China has said that militants from outside the country took part in last week's mass attack in the restive Muslim-majority Xinjiang province that left 37 civilians and 59 "terrorists" dead.
A total of 37 civilians were killed and another 13 injured in July 27 terrorist attack at Shache County, Kashgar Prefecture in Xinjiang, state-run Xinhua news agency reported providing details for the first time.
"Police gunned down 59 terrorists and arrested 215 others," the regional government said after a meeting presided by Zhang Chunxian, secretary of the regional committee of the Communist Party of China yesterday.
Zhang said the terrorists will be punished in accordance with law. The case was first reported on Tuesday, but no figures were given except that dozens of people died. Among the dead were 35 Hans and two Uygurs, the government said.
Investigations showed that it was an attack jointly "organised and premeditated" by terrorists both in and outside China, the government said.
This is the first time that China said terrorists from outside took part in the attack. Police confiscated long knives, axes as well as the terrorists' banners that hailed "holy war."
In the attack, regarded as one of the worst in recent times, a gang armed with knives and axes attacked a police station and government offices in Elixku Township early Monday morning. Some moved on to the nearby Huangdi Township, attacking civilians and smashing vehicles as they passed.
The gangsters also set roadblocks on the Bachu-Shache Road and stopped vehicles passing by, before slashing passengers indiscriminately and forcing civilians to join them in the terror attack, according to police.
The mastermind behind the attack was identified as Nuramat Sawut from Elixku Township, who had close connections with the East Turkestan Islamic Movement (ETIM) - the al-Qaeda backed terror outfit which has become very active in Xinjiang in recent years.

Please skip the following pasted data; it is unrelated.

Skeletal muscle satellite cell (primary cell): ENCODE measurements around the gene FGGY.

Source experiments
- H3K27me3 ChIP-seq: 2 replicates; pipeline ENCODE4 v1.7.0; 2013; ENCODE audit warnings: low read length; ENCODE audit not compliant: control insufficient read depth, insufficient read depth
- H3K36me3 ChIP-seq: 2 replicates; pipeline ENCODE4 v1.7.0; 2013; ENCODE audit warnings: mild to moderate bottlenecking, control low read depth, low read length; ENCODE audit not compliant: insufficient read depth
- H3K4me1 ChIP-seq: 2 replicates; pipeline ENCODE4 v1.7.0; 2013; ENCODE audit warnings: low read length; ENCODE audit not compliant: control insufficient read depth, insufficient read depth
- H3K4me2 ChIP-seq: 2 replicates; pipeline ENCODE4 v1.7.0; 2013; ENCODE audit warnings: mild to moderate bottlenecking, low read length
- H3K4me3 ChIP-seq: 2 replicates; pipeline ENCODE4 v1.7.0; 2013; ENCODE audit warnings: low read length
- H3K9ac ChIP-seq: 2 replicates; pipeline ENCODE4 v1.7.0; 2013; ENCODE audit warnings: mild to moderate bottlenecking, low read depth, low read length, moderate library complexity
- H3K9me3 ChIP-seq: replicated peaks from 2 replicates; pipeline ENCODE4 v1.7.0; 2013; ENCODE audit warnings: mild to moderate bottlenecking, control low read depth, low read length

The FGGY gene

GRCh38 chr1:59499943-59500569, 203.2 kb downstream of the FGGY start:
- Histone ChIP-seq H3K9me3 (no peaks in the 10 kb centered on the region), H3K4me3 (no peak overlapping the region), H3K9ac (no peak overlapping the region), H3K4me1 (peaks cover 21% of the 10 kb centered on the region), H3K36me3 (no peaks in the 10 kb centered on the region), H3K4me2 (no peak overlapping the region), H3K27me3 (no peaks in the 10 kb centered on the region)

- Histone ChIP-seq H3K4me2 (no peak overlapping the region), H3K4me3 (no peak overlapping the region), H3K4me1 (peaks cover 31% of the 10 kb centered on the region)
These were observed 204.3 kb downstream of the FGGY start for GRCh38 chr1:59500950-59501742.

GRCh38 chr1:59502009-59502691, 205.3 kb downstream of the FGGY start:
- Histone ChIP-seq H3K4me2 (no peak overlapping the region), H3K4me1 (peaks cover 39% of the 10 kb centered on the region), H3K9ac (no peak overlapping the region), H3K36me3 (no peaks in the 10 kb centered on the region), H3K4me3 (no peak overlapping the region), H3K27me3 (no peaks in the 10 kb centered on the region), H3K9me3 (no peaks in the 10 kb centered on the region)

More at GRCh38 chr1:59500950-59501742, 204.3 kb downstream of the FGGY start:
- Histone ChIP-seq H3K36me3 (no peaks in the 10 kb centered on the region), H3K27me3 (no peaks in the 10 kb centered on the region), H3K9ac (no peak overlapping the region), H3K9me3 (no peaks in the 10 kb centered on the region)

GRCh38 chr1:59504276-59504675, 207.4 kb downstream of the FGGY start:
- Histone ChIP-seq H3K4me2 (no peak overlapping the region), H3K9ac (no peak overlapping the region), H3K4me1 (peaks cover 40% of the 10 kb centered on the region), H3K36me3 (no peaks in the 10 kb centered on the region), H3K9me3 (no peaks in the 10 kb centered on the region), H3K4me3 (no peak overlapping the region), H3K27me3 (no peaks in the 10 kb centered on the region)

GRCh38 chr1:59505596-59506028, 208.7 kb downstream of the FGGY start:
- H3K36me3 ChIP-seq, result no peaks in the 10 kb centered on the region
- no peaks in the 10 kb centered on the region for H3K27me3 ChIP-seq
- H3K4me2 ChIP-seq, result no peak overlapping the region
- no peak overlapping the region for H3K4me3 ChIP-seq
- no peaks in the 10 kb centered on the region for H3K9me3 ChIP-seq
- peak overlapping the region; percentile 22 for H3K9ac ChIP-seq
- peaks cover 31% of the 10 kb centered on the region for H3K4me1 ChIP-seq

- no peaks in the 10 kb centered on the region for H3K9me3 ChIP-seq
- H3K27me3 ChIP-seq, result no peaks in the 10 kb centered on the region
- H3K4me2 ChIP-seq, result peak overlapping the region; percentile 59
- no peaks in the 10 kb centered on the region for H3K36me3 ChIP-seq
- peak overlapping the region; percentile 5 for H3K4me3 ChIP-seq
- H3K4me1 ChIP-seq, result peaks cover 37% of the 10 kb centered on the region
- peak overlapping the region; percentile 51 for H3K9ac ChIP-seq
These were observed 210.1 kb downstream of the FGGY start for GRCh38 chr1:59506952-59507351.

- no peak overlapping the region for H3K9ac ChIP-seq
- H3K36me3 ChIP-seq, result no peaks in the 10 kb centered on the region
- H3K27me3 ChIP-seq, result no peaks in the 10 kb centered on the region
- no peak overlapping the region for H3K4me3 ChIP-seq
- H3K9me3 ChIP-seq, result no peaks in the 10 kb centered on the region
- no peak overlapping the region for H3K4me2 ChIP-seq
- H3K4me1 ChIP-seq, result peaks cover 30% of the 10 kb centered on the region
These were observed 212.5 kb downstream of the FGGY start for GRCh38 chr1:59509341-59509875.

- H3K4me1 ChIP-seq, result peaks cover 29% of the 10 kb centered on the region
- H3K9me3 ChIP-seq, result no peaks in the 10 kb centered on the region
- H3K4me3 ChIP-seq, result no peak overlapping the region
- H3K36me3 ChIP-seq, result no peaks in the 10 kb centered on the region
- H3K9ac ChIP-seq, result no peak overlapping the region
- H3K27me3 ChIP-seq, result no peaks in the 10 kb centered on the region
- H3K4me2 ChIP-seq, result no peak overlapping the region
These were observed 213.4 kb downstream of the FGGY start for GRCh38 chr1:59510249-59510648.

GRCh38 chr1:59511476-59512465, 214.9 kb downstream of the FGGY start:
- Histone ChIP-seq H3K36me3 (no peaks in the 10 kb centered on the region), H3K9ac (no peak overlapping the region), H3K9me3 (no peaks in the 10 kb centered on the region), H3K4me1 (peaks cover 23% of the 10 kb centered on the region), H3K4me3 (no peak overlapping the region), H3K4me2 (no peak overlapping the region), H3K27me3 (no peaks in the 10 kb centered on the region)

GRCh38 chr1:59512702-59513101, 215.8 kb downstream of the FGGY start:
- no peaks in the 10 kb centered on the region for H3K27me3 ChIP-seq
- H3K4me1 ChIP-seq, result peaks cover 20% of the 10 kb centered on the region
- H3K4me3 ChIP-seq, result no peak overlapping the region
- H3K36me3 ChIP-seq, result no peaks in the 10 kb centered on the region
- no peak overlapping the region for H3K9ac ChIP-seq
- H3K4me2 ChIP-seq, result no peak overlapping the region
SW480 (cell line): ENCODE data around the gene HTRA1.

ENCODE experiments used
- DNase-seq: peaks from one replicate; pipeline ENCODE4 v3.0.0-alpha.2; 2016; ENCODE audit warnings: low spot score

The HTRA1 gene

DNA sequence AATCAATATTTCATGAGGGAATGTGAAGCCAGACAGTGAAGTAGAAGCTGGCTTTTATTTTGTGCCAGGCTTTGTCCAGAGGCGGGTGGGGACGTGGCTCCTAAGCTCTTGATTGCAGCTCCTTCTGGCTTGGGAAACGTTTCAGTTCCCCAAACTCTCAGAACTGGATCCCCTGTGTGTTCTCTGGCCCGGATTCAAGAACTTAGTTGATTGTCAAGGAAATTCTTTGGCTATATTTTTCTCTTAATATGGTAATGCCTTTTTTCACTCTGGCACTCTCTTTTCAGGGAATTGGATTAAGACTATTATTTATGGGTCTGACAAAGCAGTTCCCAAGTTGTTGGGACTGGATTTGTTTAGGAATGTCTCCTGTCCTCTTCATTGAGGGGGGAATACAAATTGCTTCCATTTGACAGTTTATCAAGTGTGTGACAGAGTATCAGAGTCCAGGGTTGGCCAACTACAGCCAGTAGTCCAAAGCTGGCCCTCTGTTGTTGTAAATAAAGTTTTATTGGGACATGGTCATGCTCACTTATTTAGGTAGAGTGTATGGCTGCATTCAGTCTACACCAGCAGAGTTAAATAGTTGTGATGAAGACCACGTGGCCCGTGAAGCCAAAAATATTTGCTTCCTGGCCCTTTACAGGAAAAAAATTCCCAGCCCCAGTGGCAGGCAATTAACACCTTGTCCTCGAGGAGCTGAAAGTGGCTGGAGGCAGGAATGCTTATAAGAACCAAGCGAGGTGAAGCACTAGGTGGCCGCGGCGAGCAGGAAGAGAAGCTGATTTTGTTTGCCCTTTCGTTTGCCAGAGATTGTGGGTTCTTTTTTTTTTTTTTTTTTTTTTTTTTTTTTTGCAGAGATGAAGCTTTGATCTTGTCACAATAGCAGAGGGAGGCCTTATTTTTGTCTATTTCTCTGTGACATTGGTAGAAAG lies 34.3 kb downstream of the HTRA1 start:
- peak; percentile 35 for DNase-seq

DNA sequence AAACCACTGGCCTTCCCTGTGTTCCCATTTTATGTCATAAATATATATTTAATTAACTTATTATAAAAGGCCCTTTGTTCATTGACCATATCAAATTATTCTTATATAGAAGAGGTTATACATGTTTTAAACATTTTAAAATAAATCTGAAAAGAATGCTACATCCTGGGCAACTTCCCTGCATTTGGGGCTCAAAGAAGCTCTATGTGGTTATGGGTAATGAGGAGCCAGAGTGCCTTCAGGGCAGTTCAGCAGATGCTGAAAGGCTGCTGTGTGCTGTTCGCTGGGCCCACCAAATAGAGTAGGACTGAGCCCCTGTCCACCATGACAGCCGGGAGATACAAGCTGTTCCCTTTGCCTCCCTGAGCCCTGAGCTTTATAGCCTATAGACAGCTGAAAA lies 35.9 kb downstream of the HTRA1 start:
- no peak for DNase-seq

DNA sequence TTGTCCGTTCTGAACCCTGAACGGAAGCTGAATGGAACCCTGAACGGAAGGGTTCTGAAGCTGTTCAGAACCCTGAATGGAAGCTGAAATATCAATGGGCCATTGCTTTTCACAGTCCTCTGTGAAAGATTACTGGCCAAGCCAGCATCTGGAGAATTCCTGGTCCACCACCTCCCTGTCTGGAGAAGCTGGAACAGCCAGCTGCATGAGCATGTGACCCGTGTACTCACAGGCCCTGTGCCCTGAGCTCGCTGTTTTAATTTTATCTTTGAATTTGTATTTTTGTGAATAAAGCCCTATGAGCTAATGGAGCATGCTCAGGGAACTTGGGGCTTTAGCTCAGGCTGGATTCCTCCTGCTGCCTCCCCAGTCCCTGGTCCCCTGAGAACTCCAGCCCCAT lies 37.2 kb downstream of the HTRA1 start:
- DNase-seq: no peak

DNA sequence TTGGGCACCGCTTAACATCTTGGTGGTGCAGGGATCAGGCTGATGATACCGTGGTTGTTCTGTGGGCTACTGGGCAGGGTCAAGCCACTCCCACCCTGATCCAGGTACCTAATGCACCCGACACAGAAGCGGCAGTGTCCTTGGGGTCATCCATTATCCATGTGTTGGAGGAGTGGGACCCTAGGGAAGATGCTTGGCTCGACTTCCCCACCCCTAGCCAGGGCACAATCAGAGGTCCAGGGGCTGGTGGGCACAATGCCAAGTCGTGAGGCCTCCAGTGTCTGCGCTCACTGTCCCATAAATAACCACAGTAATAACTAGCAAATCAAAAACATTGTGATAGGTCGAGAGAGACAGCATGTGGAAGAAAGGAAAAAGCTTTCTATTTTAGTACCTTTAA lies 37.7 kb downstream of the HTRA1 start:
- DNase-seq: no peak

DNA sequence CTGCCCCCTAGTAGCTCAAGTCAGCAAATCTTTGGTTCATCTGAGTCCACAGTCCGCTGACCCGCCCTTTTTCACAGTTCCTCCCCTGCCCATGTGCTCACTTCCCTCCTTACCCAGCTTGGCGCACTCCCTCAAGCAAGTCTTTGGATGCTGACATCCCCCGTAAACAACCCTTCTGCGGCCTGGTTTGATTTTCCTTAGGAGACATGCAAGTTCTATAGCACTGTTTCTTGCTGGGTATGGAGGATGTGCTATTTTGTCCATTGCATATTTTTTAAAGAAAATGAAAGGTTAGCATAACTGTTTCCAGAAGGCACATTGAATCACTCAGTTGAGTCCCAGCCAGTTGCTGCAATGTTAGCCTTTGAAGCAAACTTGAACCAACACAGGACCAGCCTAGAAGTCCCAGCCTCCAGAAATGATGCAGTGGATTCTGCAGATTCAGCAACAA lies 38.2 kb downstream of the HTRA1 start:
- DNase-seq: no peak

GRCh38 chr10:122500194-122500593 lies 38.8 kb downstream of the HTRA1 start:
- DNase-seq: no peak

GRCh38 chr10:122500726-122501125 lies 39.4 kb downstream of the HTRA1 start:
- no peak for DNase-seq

Sawut had been spreading separatism and religious extremism with audio and video materials since 2013, the statement said. Through this process he developed a terrorist group and became its leader.
This is also the first time China provided details about the leadership of ETIM, which remained a secretive outfit. Since the beginning of Ramadan, the group had had multiple gatherings in remote places, during which they made attack plans and prepared tools for their acts, it said.
Xinjiang, the home of native Muslim Uygurs was in turmoil for a years over Uygur resentment about the increasing settlements of Hans, from other parts of China.
China alleges that the ETIM, which reportedly has bases in Pakistan's tribal areas and Afghanistan, is taking advantage of the underlying social tensions and carrying out violent attacks in Xinjiang and the rest of the country.
Kashgar, bordering Pakistan-occupied Kashmir and Afghanistan faced the brunt of the violence for the past few days.